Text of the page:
when a student argues with you..

Discussion in 'Behavior Management' started by traeh, May 18, 2008.

  1. traeh

    traeh Companion

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    May 18, 2008

    I've realized that I've been going back and forth with students when they start to argue with me rather than just stating the facts and moving on. I think the reason is because the kid will continue to belabor the subject even when I'm addressing the class.

    How do you deal with a student that feels that they are RIGHT and you are WRONG, even when you are right, but the student simply refuses to listen/understand.

    Here's an example:

    Student: Ms. ____________, you said we didn't have to do it, so I didn't.

    Teacher: I never said you didn't have to do it.

    S: YES YOU DID. YOU DEFINITELY SAID WE DIDN'T.

    T: I'm not going to argue. You need to start listening to instructions from now on.

    S: BUT BUT BUT

    T: Okay, class..

    S: (raising voice now) BUT MS. _____ you DEF. didn't say we had to turn it in today. Let me take a vote. Didn't she say...

    T: (trying to begin lesson) Okay everyone, let's listen up...

    How do you handle this nagging that just goes on and on?

    Sometimes ignoring the student works, but it's just so aggravating when you KNOW you are right and the student continues to try to justify the fact that they don't pay attention, which is why they forgot to do something.

    Also, another problem that I've faced is when I say, "THE NEXT PERSON THAT CALLS OUT WITHOUT RAISING THEIR HAND AND BEING CALLED ON, IS OUT" (due to incessant chatter while I'm talking). After I say this, someone inevitably talks, and I try to send them out, but they begin to argue.. "but-but-but I was just saying the answer" - or something to that effect.

    This never-ending battle is exhausting. How do you cope?
     
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  3. smalltowngal

    smalltowngal Multitudinous

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    May 18, 2008

    When a student begins to argue with me, I simply tell them that I would love to hear what they have to say, but right now I need to get to the lesson so they can talk to me either after class or after school.

    For the other problem, instead of sending them out, remind themm that you will only be taking answers from those students that remember to raise their hand and wait to be called on.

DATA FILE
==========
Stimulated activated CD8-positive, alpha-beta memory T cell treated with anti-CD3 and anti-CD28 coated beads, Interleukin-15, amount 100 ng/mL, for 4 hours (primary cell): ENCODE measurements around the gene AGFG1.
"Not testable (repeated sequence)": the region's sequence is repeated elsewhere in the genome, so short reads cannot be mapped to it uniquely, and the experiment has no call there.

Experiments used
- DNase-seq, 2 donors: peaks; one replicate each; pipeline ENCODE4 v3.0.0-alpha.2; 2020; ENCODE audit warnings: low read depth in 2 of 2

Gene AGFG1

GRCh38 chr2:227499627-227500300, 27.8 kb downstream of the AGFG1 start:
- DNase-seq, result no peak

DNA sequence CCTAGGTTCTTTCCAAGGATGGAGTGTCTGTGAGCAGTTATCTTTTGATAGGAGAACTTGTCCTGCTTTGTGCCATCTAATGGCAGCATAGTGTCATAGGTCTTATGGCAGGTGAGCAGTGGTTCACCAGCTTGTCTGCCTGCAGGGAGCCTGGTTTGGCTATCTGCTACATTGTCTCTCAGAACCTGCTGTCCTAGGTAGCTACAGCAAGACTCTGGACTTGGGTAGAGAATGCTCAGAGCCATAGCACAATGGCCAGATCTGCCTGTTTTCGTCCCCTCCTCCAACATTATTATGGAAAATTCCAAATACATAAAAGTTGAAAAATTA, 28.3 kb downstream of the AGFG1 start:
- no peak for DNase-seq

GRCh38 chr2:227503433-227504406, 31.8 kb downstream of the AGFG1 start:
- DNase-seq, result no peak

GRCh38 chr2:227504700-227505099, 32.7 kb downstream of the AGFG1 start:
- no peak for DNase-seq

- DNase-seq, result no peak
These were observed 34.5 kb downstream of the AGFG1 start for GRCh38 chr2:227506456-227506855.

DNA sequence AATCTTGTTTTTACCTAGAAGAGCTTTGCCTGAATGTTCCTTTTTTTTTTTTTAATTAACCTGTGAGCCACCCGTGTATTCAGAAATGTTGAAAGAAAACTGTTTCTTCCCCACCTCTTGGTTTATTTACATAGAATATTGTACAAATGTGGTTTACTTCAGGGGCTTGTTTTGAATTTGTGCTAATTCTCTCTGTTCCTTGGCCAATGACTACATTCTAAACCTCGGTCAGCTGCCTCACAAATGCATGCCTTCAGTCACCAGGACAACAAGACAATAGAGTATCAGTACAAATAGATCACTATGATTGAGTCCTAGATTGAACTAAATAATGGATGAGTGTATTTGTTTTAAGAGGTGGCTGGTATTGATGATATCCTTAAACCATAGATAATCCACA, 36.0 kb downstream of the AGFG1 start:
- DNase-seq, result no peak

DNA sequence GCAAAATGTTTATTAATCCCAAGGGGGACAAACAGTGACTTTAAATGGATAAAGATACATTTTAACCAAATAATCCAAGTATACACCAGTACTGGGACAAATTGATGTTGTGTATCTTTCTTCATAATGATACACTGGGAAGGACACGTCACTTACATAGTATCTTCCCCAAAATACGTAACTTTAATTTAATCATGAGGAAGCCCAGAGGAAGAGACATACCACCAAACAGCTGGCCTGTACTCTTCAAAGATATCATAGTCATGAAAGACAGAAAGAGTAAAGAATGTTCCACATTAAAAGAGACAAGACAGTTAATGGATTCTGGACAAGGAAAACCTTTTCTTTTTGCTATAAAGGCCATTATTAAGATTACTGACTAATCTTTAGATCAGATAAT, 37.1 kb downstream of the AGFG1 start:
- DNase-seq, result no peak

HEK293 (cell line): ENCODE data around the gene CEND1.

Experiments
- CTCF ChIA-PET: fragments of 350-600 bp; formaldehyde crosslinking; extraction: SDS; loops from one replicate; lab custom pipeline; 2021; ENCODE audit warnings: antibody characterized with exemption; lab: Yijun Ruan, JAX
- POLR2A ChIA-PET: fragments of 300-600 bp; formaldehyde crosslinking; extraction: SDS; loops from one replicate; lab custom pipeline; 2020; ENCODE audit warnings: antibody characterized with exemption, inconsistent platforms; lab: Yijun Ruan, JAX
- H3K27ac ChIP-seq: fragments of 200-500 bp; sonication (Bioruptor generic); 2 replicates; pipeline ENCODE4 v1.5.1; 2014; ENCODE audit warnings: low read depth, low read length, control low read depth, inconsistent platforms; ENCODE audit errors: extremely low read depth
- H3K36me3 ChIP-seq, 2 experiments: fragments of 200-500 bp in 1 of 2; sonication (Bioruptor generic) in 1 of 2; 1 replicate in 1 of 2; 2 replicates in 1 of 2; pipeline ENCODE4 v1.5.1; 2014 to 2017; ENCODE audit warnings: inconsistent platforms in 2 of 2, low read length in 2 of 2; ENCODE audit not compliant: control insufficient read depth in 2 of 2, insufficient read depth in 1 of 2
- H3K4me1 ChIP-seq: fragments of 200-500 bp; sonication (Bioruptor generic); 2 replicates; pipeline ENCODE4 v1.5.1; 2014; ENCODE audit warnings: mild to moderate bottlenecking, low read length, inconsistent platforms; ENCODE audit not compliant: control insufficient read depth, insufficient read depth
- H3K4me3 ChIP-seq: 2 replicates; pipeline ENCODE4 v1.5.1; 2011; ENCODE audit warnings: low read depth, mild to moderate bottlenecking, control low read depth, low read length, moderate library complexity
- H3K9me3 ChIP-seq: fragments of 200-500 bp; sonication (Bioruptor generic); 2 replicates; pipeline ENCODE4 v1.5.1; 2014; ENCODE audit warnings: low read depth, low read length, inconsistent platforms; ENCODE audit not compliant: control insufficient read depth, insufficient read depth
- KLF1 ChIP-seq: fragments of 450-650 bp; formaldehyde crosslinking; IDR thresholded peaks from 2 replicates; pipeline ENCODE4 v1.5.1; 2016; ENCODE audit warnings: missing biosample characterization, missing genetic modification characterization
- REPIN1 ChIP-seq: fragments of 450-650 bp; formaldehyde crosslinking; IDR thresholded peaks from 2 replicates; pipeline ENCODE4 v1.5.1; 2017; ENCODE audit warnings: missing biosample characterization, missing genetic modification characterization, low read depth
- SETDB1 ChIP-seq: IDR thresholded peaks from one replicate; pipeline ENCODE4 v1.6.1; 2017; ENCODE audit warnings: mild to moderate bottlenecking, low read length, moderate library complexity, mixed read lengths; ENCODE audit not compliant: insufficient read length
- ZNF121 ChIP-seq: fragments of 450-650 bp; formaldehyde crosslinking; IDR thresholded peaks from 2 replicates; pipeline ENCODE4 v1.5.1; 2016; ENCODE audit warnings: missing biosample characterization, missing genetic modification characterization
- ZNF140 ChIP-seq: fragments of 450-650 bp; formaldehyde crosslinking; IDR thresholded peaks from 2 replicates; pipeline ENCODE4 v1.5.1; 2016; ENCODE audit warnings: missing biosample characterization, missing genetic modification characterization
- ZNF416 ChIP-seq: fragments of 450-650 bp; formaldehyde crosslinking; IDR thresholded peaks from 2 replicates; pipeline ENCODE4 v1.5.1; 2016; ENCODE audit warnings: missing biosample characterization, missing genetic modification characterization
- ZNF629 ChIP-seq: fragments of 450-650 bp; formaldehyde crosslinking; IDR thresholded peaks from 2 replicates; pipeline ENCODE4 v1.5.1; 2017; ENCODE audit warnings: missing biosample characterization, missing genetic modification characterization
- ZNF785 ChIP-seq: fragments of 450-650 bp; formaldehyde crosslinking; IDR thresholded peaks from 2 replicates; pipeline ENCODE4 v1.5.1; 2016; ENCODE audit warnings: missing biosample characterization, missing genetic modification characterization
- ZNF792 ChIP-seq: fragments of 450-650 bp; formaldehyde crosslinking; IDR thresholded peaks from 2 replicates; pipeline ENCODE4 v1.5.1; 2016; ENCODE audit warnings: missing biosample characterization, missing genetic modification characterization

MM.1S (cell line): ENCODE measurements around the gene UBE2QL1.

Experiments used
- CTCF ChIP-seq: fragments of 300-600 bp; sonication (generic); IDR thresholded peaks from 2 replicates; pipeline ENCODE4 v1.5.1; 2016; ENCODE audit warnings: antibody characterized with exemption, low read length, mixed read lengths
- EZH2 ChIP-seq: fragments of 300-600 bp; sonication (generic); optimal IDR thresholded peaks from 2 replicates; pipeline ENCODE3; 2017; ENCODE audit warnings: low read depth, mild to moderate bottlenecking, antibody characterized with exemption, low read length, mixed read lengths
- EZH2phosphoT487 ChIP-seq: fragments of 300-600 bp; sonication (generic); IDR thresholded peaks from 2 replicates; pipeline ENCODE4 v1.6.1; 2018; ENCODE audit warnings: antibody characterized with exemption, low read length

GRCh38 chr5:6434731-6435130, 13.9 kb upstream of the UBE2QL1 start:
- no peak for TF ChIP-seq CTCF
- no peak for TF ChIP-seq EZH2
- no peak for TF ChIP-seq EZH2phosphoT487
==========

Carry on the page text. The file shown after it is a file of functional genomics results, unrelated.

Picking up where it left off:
4. wldywall

    wldywall Connoisseur

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    May 18, 2008

    I tell kids that are arguing with me about things like you mentioned, when assignments are due, I tell them the complaint department opens after school, and I would be happy to take their complaints then (they never show up)

    When I have kids being argumentative for the sake of it, (Joe why aren't you working and are talking instead, Joe: I asked for help and you never came over, etc) I tell them I don't take disrespect and answering a question by blaming me for their lack of adhearance to classroom rules is disrespectful. I have argued in the past and it just sends the class into chaos, I could tell them that just because they have a question that I have not answered does not give them the right to socialize and expect me to read their minds that they have a question (90% of the time they never actually ASKED for help). If the student still argues I use the RTP process (responsible thinking process, the discipline model we use in our district) and once I asked the questions, the kids know if they do it again they are out, and they will stay gone till the end of the day when they can come talk to me about the behavior plan they had to create.

    I wish you the best getting to the end of the year and survive. Just remember, at the start of next year, know exaclty how you will handle certain situations from day one. GO in with a plan and do not let the kids get away with being disruptive like they are now. The students know you are a new teacher and they have been trying to get you flustered and upset all year. Next year I hope things get better.